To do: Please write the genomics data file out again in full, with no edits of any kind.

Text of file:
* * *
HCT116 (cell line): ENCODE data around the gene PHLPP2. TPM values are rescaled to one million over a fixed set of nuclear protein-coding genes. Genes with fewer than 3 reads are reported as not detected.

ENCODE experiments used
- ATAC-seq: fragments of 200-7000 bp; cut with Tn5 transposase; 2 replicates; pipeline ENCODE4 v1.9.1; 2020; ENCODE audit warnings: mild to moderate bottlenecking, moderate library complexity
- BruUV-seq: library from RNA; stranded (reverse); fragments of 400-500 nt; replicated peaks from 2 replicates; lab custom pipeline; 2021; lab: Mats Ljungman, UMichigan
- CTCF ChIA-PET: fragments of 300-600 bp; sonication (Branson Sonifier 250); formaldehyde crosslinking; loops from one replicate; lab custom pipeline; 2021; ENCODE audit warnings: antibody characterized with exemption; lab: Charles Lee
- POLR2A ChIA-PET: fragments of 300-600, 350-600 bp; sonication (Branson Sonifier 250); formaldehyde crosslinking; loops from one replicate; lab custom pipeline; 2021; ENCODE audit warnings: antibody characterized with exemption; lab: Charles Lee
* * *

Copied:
HCT116 (cell line): ENCODE data around the gene PHLPP2. TPM values are rescaled to one million over a fixed set of nuclear protein-coding genes. Genes with fewer than 3 reads are reported as not detected.

ENCODE experiments used
- ATAC-seq: fragments of 200-7000 bp; cut with Tn5 transposase; 2 replicates; pipeline ENCODE4 v1.9.1; 2020; ENCODE audit warnings: mild to moderate bottlenecking, moderate library complexity
- BruUV-seq: library from RNA; stranded (reverse); fragments of 400-500 nt; replicated peaks from 2 replicates; lab custom pipeline; 2021; lab: Mats Ljungman, UMichigan
- CTCF ChIA-PET: fragments of 300-600 bp; sonication (Branson Sonifier 250); formaldehyde crosslinking; loops from one replicate; lab custom pipeline; 2021; ENCODE audit warnings: antibody characterized with exemption; lab: Charles Lee
- POLR2A ChIA-PET: fragments of 300-600, 350-600 bp; sonication (Branson Sonifier 250); formaldehyde crosslinking; loops from one replicate; lab custom pipeline; 2021; ENCODE audit warnings: antibody characterized with exemption; lab: Charles Lee